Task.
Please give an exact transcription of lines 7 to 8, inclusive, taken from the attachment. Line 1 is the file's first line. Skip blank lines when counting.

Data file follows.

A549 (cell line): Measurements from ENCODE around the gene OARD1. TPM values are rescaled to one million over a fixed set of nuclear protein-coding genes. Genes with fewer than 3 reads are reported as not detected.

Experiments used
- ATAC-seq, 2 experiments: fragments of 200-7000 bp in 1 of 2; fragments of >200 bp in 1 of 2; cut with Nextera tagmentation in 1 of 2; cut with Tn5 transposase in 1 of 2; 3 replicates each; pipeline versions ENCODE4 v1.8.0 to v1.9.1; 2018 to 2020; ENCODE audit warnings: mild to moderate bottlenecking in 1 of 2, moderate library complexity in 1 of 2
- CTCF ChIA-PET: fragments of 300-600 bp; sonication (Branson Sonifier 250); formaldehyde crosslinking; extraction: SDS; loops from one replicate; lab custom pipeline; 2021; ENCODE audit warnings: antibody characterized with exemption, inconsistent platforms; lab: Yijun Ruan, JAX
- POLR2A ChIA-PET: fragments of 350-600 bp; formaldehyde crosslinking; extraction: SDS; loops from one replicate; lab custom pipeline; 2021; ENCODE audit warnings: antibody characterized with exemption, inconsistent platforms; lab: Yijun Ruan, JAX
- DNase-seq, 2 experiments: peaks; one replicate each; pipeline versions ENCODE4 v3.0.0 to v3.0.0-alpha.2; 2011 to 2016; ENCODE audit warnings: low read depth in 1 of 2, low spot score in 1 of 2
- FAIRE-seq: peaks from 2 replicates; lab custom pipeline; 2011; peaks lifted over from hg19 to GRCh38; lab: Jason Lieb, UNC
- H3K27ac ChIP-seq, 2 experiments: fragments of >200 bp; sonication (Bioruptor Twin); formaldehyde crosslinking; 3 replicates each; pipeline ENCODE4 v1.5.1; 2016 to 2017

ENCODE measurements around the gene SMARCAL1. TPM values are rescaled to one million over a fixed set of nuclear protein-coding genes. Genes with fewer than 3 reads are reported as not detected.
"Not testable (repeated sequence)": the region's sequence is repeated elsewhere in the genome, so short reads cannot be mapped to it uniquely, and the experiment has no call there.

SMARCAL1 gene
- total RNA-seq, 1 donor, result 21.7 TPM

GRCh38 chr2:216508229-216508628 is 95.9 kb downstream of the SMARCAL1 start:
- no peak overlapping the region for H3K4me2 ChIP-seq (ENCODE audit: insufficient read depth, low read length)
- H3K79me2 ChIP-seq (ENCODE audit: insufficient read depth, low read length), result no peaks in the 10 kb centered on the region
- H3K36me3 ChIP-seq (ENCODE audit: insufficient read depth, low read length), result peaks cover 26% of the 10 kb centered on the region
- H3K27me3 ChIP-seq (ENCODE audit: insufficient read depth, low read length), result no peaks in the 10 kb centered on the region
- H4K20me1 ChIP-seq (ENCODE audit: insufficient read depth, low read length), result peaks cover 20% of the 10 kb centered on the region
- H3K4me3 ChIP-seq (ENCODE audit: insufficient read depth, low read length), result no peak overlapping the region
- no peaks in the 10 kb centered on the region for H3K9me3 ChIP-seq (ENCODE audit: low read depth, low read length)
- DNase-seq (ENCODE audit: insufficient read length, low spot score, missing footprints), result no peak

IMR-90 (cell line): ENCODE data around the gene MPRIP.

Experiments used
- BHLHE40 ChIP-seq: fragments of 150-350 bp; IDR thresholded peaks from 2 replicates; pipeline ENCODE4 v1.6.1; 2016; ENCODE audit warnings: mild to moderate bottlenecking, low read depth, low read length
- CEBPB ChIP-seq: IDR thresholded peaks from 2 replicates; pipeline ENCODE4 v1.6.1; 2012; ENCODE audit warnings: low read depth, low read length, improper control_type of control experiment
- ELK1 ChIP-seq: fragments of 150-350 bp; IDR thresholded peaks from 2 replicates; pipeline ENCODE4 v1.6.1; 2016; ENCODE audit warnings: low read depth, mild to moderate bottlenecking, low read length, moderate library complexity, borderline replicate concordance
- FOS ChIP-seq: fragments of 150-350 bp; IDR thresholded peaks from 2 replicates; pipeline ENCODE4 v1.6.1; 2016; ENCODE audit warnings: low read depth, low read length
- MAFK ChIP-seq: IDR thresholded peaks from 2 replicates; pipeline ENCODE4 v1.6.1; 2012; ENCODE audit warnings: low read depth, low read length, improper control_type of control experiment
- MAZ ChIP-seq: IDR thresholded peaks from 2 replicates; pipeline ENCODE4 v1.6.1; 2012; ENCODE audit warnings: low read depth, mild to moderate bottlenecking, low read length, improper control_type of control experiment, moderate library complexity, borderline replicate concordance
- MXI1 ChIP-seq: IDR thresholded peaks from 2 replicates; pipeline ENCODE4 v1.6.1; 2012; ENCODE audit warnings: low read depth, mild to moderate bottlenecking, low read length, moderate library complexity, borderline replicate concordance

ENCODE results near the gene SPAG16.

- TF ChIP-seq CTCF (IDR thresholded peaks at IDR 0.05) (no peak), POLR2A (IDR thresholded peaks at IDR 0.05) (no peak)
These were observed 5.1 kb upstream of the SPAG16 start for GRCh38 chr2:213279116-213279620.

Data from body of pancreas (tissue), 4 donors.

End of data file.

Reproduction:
- FAIRE-seq: peaks from 2 replicates; lab custom pipeline; 2011; peaks lifted over from hg19 to GRCh38; lab: Jason Lieb, UNC
- H3K27ac ChIP-seq, 2 experiments: fragments of >200 bp; sonication (Bioruptor Twin); formaldehyde crosslinking; 3 replicates each; pipeline ENCODE4 v1.5.1; 2016 to 2017